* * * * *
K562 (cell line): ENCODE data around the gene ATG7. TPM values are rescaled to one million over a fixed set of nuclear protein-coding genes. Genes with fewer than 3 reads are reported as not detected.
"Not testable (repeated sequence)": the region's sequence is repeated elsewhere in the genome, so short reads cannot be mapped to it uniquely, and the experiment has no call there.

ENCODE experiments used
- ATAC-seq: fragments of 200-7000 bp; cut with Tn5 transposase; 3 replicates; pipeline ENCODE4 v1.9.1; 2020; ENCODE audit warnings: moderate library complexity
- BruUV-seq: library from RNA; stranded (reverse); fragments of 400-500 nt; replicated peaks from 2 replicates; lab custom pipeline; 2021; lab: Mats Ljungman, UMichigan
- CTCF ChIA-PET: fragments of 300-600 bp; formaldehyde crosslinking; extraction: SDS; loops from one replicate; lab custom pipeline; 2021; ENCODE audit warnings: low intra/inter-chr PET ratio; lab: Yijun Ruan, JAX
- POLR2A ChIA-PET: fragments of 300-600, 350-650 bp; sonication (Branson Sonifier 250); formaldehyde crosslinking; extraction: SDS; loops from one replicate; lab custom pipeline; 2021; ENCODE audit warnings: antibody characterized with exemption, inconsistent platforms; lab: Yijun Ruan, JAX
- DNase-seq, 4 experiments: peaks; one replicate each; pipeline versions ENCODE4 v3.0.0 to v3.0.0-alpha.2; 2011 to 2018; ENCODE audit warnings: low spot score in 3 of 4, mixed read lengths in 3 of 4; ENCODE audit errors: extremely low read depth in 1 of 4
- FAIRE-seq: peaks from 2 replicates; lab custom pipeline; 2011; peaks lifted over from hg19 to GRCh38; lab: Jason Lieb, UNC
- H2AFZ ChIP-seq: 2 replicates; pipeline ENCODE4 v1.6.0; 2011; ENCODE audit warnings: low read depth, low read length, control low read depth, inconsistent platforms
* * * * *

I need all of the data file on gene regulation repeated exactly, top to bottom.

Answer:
K562 (cell line): ENCODE data around the gene ATG7. TPM values are rescaled to one million over a fixed set of nuclear protein-coding genes. Genes with fewer than 3 reads are reported as not detected.
"Not testable (repeated sequence)": the region's sequence is repeated elsewhere in the genome, so short reads cannot be mapped to it uniquely, and the experiment has no call there.

ENCODE experiments used
- ATAC-seq: fragments of 200-7000 bp; cut with Tn5 transposase; 3 replicates; pipeline ENCODE4 v1.9.1; 2020; ENCODE audit warnings: moderate library complexity
- BruUV-seq: library from RNA; stranded (reverse); fragments of 400-500 nt; replicated peaks from 2 replicates; lab custom pipeline; 2021; lab: Mats Ljungman, UMichigan
- CTCF ChIA-PET: fragments of 300-600 bp; formaldehyde crosslinking; extraction: SDS; loops from one replicate; lab custom pipeline; 2021; ENCODE audit warnings: low intra/inter-chr PET ratio; lab: Yijun Ruan, JAX
- POLR2A ChIA-PET: fragments of 300-600, 350-650 bp; sonication (Branson Sonifier 250); formaldehyde crosslinking; extraction: SDS; loops from one replicate; lab custom pipeline; 2021; ENCODE audit warnings: antibody characterized with exemption, inconsistent platforms; lab: Yijun Ruan, JAX
- DNase-seq, 4 experiments: peaks; one replicate each; pipeline versions ENCODE4 v3.0.0 to v3.0.0-alpha.2; 2011 to 2018; ENCODE audit warnings: low spot score in 3 of 4, mixed read lengths in 3 of 4; ENCODE audit errors: extremely low read depth in 1 of 4
- FAIRE-seq: peaks from 2 replicates; lab custom pipeline; 2011; peaks lifted over from hg19 to GRCh38; lab: Jason Lieb, UNC
- H2AFZ ChIP-seq: 2 replicates; pipeline ENCODE4 v1.6.0; 2011; ENCODE audit warnings: low read depth, low read length, control low read depth, inconsistent platforms